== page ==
Dissociative reactions (e.g., flashbacks) in which the individual feels or acts as if the trauma event(s) were recurring. (Such reactions may occur on a continuum, with the extreme expression being a complete loss of awareness of present surroundings).
In children, trauma-specific reenactment may occur in play. Intense or prolonged psychological distress at exposure to internal or external cues that symbolize or resemble an aspect of the traumatic event(s).
Marked physiological reactions to internal or external cues that symbolize or resemble an aspect of the traumatic event(s)."
- Persistent avoidance of stimuli associated with the traumatic event(s), beginning after the traumatic event(s) occurred, as evidenced by one or both of the following. Avoidance of or efforts to avoid distressing memories, thoughts, or feelings about or closely associated with the traumatic event(s).
Avoidance of or efforts to avoid external reminders (people, places, conversations, activities, objects, situations) that arouse distressing memories, thoughts, or feelings about or closely associated with the traumatic event(s).
- Negative alterations in cognitions and mood associated with the traumatic events(s), beginning or worsening after the traumatic event(s), as evidenced by two (or more) of the following: Inability to remember an important aspect of the traumatic events(s) (typically due to dissociative amnesia and not to other factors such as head injury, alcohol, or drugs).
Persistent and exaggerated negative beliefs or expectations about oneself, others, or the world (e.g., "I am bad," "no one can be trusted," "the world is completely dangerous," "my whole nervousness system is permanently ruined.").
Persistent, distorted cognitions about the cause or consequences of the traumatic event(s) lead the individual to blame himself/herself or others—persistent negative emotional state (e.g., fear, horror, anger, guilt, or shame). Markedly diminished interest or participation in significant activities.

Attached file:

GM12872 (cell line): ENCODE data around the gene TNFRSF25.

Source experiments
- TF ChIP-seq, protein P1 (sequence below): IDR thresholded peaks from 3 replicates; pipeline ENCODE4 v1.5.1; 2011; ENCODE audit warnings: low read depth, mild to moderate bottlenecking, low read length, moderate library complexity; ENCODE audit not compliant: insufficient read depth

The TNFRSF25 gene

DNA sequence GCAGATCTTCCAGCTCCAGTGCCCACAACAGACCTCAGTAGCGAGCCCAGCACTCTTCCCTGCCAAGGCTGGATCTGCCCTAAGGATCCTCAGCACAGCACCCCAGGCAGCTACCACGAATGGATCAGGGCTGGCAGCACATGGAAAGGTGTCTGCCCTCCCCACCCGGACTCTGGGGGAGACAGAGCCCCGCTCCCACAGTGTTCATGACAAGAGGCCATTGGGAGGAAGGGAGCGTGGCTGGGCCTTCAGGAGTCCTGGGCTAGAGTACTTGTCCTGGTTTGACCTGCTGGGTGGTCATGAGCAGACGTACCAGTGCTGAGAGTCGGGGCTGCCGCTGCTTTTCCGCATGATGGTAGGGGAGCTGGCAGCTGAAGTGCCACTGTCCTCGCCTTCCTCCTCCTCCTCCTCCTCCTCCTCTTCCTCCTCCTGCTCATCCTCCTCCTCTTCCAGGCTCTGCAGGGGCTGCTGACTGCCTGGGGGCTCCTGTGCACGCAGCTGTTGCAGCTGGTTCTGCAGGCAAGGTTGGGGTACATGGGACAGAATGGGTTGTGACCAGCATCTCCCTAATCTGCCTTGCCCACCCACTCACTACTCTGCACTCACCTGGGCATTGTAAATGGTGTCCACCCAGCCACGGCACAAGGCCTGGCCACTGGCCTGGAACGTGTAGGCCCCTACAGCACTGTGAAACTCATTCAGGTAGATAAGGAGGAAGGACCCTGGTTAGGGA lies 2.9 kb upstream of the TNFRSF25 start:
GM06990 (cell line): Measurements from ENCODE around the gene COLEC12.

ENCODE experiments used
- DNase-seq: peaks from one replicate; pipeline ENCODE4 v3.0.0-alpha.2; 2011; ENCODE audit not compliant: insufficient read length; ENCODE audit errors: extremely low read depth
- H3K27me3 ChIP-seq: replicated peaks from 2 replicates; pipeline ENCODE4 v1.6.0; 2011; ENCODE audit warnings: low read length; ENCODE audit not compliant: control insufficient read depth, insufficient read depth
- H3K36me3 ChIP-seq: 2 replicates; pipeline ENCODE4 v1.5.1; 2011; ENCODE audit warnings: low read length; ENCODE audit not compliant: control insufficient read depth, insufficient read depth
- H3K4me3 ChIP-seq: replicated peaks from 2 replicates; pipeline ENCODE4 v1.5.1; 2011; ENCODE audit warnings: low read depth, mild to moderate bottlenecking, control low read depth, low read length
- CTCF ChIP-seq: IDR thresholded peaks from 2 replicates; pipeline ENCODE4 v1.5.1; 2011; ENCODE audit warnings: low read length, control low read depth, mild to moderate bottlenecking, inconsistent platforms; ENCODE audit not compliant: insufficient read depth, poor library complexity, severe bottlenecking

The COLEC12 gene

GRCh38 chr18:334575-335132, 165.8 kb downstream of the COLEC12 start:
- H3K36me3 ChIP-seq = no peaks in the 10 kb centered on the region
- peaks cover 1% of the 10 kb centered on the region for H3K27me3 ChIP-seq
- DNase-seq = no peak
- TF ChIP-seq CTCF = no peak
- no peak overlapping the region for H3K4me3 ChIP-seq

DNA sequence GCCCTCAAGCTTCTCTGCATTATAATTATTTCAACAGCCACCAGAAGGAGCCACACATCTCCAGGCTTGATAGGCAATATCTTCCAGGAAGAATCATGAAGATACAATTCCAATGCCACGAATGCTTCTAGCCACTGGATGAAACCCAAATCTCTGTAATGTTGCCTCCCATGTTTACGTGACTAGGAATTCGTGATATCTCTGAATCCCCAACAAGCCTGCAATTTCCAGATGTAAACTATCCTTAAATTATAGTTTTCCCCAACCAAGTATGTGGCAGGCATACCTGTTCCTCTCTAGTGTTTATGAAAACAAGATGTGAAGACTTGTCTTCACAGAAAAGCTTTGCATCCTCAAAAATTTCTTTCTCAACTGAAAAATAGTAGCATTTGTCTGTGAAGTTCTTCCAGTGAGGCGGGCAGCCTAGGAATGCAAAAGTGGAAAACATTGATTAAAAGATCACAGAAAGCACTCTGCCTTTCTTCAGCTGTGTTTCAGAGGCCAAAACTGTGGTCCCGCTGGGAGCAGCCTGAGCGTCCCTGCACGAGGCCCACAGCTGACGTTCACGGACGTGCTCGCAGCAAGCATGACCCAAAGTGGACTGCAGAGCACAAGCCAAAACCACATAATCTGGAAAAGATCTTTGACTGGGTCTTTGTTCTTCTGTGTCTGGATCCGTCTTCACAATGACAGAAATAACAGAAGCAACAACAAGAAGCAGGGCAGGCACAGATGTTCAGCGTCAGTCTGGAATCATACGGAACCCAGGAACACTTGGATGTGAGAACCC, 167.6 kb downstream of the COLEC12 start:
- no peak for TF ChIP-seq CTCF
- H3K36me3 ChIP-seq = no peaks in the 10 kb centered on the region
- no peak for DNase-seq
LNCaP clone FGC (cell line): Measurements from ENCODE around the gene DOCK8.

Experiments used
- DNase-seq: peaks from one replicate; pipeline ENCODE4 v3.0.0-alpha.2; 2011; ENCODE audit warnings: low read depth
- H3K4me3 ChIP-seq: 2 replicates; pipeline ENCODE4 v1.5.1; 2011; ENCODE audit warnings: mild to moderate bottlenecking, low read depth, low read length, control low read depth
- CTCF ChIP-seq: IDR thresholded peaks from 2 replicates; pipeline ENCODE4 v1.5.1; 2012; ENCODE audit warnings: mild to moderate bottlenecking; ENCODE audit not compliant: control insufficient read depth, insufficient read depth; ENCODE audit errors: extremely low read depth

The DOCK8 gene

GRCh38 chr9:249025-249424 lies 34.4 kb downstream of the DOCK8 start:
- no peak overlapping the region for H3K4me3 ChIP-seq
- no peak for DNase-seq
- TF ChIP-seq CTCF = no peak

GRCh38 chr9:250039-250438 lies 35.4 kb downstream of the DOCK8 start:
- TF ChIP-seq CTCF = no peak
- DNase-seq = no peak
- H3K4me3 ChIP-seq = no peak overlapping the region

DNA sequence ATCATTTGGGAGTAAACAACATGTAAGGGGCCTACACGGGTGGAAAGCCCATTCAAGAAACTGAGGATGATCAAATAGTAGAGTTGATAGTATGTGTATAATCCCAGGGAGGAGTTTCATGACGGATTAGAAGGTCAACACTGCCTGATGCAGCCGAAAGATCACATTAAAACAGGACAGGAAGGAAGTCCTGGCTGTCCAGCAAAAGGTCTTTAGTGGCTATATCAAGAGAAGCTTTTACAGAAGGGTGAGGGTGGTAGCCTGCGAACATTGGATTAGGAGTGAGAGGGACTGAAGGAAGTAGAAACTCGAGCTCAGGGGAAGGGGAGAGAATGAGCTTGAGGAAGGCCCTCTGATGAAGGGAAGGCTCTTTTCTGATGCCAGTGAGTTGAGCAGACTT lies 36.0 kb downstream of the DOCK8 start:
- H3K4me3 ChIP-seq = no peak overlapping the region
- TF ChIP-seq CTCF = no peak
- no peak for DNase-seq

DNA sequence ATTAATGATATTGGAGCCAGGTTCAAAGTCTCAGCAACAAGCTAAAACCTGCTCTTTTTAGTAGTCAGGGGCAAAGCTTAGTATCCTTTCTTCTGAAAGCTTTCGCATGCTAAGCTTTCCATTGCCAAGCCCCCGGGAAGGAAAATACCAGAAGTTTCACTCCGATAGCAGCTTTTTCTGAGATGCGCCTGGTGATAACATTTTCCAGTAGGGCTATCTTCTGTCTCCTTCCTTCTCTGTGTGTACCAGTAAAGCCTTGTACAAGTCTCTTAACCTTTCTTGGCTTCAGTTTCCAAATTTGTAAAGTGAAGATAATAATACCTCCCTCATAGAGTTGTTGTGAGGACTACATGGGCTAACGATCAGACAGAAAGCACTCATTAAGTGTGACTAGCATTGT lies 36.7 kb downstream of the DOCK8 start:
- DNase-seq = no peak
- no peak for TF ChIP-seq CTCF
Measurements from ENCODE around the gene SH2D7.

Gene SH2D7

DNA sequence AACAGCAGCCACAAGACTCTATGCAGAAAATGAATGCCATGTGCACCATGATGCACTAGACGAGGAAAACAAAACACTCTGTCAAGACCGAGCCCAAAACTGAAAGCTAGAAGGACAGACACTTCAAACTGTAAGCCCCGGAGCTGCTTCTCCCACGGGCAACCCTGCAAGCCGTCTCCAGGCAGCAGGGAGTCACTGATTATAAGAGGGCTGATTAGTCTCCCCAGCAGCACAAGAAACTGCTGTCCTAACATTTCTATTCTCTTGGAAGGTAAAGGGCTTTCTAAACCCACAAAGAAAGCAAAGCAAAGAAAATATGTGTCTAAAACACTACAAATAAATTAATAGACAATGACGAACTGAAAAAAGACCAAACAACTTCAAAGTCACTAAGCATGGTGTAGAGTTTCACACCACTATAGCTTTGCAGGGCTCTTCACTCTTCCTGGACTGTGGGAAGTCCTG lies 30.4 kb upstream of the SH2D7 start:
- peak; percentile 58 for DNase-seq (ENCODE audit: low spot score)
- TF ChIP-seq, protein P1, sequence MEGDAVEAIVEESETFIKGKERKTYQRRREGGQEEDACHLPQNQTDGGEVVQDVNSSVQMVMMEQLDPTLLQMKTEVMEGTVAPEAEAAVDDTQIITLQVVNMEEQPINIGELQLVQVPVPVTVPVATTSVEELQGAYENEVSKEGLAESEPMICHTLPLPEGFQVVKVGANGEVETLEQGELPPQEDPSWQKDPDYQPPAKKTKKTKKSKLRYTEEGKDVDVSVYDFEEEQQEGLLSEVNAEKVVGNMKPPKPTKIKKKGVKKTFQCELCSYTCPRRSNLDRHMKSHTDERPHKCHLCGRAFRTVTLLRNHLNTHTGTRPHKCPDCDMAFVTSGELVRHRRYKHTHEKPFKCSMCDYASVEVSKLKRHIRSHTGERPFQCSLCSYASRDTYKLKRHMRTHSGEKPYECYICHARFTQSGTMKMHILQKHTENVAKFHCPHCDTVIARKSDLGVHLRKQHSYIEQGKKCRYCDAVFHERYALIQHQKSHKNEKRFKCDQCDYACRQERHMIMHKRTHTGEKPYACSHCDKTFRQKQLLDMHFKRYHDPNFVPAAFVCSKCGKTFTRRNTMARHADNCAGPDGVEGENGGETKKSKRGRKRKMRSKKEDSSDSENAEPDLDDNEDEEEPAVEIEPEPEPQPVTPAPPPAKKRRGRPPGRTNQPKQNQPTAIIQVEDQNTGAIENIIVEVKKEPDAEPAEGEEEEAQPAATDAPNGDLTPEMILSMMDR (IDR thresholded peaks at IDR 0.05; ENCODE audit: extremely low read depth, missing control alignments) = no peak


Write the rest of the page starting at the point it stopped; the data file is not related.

Feelings of detachment or estrangement from others. Persistent inability to experience positive emotions (e.g., inability to experience happiness, satisfaction, or loving feelings).
- Marked alterations in arousal and reactivity associated with the traumatic event(s), beginning or worsening after the traumatic event(s) occurred, as evidenced by two (or more) of the following.
Irritable behavior and angry outbursts (with little or no provocation) are typically expressed as verbal or physical aggression toward people or objects. Reckless or self-destructive behavior Hypervigilance Exaggerated startle response Problems with concentration Sleep disturbances.
- Criteria B, C, D, and E last for more than 1 month.
- The disturbance causes clinically significant distress or impairment in social, occupational, or other important functioning areas. H. The disturbance is not attributable to a substance's effects (e.g., medication, alcohol) or another medical condition.
With dissociative features
With delayed expression
This must be specified if the full criteria are not met until at least 6 months after the traumatic event; the criteria may be partially met during this time.
Despite being severe and impairing, post-traumatic stress disorder can be treated with professional help following a diagnosis with a PTSD symptoms checklist, like the criteria above.